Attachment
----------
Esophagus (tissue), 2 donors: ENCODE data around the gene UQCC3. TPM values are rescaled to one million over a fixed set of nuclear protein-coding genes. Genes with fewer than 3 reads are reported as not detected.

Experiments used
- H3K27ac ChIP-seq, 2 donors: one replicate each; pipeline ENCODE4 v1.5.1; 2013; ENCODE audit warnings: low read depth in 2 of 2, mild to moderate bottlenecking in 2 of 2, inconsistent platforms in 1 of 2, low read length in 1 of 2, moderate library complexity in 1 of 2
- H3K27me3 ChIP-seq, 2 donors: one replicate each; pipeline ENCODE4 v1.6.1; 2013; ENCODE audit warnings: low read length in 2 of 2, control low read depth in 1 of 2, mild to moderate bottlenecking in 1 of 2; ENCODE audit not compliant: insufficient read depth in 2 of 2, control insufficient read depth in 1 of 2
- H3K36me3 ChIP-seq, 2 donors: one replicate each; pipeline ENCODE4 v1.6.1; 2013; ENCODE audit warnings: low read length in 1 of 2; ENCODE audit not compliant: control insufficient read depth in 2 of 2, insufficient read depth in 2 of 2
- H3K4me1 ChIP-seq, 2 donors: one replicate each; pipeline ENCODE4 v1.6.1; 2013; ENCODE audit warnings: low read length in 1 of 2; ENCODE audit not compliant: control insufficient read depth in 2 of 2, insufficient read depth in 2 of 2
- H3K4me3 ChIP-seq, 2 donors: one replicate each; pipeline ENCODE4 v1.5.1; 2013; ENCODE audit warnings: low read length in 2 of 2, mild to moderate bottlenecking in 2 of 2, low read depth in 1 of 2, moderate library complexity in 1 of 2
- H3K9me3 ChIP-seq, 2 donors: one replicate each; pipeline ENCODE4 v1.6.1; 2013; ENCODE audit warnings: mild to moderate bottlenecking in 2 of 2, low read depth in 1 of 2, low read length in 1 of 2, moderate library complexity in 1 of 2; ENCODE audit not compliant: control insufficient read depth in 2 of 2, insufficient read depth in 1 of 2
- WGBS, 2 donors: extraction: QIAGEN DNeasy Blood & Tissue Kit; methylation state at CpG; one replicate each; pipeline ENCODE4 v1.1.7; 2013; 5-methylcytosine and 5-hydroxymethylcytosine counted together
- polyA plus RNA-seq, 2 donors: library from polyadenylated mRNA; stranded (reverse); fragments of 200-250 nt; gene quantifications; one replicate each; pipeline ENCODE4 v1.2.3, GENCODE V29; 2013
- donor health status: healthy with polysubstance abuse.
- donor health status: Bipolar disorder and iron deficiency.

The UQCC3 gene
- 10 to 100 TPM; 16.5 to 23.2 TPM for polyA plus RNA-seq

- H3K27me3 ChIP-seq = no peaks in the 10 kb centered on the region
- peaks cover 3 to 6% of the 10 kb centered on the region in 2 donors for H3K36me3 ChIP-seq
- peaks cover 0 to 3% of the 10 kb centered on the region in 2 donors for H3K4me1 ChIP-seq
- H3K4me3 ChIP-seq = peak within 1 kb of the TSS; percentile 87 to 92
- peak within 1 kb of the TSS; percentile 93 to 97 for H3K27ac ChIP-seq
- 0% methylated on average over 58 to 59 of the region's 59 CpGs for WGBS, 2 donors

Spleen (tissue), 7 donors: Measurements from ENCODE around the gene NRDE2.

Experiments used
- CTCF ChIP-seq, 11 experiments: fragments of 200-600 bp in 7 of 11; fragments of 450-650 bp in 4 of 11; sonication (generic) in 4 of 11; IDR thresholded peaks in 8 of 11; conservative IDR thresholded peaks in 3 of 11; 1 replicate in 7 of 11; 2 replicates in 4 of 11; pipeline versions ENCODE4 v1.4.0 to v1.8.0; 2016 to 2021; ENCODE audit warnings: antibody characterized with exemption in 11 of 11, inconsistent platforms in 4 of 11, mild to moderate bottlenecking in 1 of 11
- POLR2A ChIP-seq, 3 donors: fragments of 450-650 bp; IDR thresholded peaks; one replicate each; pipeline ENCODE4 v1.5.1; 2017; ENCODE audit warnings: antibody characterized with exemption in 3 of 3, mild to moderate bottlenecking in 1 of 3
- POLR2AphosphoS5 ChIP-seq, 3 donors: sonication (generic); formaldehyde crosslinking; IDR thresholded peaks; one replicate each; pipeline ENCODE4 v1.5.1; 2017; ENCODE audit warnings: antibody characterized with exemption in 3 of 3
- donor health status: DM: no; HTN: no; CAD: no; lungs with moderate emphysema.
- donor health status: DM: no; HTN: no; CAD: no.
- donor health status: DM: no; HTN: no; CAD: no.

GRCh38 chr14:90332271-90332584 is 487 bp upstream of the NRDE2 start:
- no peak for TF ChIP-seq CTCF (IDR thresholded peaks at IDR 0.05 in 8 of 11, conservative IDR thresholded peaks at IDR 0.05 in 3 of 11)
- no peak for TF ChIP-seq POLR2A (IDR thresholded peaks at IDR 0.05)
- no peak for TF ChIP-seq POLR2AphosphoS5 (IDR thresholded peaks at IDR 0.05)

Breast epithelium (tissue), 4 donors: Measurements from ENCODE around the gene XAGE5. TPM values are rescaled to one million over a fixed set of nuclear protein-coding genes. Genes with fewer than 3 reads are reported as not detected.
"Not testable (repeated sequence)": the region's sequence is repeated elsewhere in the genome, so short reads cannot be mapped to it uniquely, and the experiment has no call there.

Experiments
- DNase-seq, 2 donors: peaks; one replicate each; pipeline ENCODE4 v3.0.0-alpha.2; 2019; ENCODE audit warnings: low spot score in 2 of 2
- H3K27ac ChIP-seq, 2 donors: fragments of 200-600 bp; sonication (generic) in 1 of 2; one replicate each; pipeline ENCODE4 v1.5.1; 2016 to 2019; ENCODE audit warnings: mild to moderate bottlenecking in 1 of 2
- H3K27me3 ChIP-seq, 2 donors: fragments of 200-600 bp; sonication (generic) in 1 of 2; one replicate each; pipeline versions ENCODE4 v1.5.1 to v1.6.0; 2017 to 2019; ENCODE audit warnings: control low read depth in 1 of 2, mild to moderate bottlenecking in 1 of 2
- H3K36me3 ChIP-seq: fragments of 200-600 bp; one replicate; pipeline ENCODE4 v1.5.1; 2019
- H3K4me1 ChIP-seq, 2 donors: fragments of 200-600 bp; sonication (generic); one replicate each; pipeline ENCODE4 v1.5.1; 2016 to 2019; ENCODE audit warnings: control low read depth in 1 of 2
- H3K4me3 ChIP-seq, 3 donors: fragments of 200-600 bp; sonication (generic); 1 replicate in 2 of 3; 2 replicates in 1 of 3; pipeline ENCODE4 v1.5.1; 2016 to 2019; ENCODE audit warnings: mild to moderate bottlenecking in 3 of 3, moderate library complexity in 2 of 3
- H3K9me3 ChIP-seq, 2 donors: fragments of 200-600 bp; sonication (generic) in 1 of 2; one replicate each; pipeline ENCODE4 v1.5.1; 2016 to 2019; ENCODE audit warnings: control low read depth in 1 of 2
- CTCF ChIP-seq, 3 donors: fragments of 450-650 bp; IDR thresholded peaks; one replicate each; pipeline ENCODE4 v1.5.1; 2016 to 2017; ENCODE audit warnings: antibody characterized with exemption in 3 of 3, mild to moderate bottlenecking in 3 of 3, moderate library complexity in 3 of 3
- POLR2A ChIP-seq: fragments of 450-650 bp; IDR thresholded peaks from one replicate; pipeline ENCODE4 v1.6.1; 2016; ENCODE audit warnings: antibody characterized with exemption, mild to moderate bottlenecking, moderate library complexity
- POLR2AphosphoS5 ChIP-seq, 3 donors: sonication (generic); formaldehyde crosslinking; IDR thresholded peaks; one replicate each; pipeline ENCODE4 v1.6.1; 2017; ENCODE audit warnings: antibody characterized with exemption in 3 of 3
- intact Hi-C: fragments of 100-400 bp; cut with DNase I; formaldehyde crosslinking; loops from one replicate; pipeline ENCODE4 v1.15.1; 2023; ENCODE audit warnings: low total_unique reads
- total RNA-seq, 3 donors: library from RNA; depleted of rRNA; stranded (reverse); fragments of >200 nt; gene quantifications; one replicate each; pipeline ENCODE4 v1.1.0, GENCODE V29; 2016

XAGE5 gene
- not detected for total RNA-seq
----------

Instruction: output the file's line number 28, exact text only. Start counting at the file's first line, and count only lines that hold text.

- donor health status: DM: no; HTN: no; CAD: no.